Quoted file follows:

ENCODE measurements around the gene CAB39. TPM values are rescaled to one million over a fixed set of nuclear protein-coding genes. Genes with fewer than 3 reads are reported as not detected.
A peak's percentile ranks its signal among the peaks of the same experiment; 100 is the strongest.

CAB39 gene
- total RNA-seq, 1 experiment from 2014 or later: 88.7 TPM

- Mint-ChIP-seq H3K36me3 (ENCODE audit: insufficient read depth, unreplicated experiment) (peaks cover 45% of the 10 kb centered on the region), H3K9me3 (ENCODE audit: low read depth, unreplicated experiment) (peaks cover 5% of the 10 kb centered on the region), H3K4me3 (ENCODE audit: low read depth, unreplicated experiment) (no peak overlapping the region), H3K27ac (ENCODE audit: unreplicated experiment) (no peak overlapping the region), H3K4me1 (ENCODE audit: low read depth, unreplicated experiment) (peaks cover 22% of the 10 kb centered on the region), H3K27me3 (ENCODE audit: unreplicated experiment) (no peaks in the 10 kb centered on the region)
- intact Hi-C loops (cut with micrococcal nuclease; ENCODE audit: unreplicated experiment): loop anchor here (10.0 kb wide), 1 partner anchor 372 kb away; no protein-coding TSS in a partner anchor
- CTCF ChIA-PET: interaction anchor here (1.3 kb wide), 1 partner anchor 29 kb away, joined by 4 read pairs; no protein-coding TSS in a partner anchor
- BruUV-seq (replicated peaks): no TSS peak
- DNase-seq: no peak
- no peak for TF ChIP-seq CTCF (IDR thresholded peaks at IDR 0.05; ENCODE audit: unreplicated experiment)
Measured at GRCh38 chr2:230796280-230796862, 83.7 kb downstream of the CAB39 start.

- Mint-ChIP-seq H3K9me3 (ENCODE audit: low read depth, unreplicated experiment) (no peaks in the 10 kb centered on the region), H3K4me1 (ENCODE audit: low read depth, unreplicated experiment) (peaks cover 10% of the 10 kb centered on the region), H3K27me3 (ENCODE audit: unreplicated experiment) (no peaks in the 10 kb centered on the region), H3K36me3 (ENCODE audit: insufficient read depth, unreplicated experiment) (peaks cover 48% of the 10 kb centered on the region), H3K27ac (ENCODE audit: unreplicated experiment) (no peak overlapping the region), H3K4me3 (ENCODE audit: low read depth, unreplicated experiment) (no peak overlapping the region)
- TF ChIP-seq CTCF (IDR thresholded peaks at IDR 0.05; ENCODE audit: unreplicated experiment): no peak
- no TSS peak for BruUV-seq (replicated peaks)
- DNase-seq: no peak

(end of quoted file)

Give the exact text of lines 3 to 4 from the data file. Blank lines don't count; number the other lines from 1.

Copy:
CAB39 gene
- total RNA-seq, 1 experiment from 2014 or later: 88.7 TPM